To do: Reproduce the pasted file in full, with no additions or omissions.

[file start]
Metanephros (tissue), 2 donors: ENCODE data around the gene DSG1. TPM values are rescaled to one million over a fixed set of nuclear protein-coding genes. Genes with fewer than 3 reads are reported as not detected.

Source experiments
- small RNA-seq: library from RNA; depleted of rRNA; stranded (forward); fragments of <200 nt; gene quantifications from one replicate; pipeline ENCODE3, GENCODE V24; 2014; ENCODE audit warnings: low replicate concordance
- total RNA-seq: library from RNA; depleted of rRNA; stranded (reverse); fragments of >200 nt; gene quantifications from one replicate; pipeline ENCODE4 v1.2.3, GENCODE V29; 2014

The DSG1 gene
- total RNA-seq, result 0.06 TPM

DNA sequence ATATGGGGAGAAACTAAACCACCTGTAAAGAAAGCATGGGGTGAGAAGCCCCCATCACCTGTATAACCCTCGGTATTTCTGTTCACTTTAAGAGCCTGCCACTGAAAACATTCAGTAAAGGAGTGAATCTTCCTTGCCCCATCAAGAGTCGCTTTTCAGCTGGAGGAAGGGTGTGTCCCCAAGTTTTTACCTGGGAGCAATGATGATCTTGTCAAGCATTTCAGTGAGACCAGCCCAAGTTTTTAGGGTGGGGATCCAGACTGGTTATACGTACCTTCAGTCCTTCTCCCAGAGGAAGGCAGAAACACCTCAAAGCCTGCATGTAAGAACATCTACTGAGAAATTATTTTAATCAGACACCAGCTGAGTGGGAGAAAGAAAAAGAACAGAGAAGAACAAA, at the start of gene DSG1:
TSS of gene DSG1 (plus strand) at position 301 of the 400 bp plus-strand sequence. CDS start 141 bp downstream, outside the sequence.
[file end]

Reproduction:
Metanephros (tissue), 2 donors: ENCODE data around the gene DSG1. TPM values are rescaled to one million over a fixed set of nuclear protein-coding genes. Genes with fewer than 3 reads are reported as not detected.

Source experiments
- small RNA-seq: library from RNA; depleted of rRNA; stranded (forward); fragments of <200 nt; gene quantifications from one replicate; pipeline ENCODE3, GENCODE V24; 2014; ENCODE audit warnings: low replicate concordance
- total RNA-seq: library from RNA; depleted of rRNA; stranded (reverse); fragments of >200 nt; gene quantifications from one replicate; pipeline ENCODE4 v1.2.3, GENCODE V29; 2014

The DSG1 gene
- total RNA-seq, result 0.06 TPM

DNA sequence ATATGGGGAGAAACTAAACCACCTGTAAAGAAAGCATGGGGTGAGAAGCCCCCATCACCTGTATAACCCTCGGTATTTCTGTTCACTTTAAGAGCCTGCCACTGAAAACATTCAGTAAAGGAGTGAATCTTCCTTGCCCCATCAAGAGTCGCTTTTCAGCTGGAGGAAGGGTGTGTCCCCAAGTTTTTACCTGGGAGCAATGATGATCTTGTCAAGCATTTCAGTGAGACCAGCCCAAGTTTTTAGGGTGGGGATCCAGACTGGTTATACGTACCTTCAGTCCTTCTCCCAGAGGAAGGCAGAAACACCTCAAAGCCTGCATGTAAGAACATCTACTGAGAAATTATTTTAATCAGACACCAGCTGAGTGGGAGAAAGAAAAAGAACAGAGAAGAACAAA, at the start of gene DSG1:
TSS of gene DSG1 (plus strand) at position 301 of the 400 bp plus-strand sequence. CDS start 141 bp downstream, outside the sequence.